Even in Woodlawn, which did register a small population decline, a lot of good things are happening with the imminent arrival of the Obama Presidential Center and all the new development that is taking place in the neighborhood. I think there is a real possibility that Woodlawn, and other South Side Lakefront neighborhoods, are just on the cusp of a revival that will catch many by surprise. Things are truly looking up on the South Side, at least for those neighborhoods with proximity to Lake Michigan.

Downtown, the Fulton Market corridor is simply unstoppable (good thing, since the Mag Mile seems to be in terminal decline). Even during the depths of the pandemic, when the rest of the Loop looked like a ghost town, Fulton Market keep humming. True, Chicago is not yet (and may never be) the next tech behemoth. But does it need to be? Increasingly, Chicago has been attracting back offices for a slew of tech companies based elsewhere. These companies are increasingly drawn to Chicago for its (relatively) low cost of living and deep pool of talented and highly trained workers.

If enough of these companies hire enough tech workers in Chicago, it’s not hard to imagine that Chicago could actually emerge as its own tech mecca and claim more of that business from the coastal cities that currently dominate the sector.

One last reason to believe the future of Chicago can still be better than the past. There is no majority in Chicago – a city with roughly equal numbers of people of European, Latin American and African heritage, and a surging population of people with roots in South and East Asia. All of this makes Chicago a more interesting and diverse place, something I believe will serve the city well in future years.

For all the friction that can erupt between these groups, attitudes are changing. Many Chicago area residents, particularly those under the age of 40, genuinely love living in a city of such incredible diversity and appreciate the cultural richness that this diversity brings. The city’s long history of segregation is not over, but it does seem to be softening around the edges. I’m very optimistic that greater integration of our diverse populations is coming, and that the city and suburbs will be better as a result. This is happening all around Chicago (think Bronzeville for one notable example) and is bound to spread further with time.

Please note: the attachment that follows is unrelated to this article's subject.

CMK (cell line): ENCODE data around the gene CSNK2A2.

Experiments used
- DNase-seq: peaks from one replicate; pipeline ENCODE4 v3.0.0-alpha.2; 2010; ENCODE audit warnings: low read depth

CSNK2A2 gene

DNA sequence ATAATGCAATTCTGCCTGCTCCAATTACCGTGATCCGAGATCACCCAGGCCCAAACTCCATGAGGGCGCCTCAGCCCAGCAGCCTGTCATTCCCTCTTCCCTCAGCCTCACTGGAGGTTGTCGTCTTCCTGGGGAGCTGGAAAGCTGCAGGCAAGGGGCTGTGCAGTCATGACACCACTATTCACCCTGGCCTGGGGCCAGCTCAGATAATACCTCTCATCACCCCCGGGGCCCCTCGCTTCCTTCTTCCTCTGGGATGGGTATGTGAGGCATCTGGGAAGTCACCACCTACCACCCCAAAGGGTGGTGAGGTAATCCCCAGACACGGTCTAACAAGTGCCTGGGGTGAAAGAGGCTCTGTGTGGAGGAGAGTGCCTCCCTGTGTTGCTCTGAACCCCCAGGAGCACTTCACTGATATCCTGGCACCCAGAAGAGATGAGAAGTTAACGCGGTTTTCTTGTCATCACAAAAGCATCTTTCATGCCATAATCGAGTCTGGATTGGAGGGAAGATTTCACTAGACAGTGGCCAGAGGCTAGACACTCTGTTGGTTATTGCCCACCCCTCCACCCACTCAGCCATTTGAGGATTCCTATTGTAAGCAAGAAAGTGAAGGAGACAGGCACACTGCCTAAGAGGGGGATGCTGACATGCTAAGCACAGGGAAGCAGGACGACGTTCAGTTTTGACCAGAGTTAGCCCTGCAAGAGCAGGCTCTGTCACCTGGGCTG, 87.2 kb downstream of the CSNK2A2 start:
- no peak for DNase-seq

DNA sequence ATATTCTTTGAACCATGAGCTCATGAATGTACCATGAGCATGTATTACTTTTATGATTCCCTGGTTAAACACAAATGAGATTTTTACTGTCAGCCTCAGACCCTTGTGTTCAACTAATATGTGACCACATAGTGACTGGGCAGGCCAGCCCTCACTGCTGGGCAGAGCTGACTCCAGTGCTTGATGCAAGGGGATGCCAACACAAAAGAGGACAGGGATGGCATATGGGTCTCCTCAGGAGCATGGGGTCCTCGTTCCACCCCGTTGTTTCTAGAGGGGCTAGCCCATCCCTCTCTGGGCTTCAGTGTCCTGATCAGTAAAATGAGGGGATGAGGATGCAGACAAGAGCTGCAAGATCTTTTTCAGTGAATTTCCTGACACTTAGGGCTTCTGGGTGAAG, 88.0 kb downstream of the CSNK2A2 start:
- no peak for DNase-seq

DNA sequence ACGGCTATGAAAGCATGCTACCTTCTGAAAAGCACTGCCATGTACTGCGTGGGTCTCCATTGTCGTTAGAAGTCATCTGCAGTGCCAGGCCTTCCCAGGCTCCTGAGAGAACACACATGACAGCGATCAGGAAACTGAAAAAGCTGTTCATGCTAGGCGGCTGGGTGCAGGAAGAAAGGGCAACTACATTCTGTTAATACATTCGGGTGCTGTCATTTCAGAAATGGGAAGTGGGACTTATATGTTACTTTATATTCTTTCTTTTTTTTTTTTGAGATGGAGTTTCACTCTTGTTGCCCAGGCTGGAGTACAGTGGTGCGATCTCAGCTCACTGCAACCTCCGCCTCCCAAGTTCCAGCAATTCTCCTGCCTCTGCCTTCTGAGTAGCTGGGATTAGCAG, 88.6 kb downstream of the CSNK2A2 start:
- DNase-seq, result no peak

I want to believe that a resurgent South Side Lakefront, booming Fulton Market corridor, diverse population and revitalized core can make up for the huge challenges we have faced in recent years. I don’t know if all of these positives can jell into something with enough momentum to overcome our many problems. Even if they do, I’m not sure I will live long enough to see it.

But one thing I know. Chicago is a great city – truly one of the greatest. I can’t give up on the belief that the region can overcome this awful period we are living through with a little time, a little luck and some serious hard work. I will be paying attention, even though I now live in another state. I plan to be a frequent visitor. Nice that I’m just a two and a half hour drive. When I miss Chicago – which is often – I know I can get back quickly.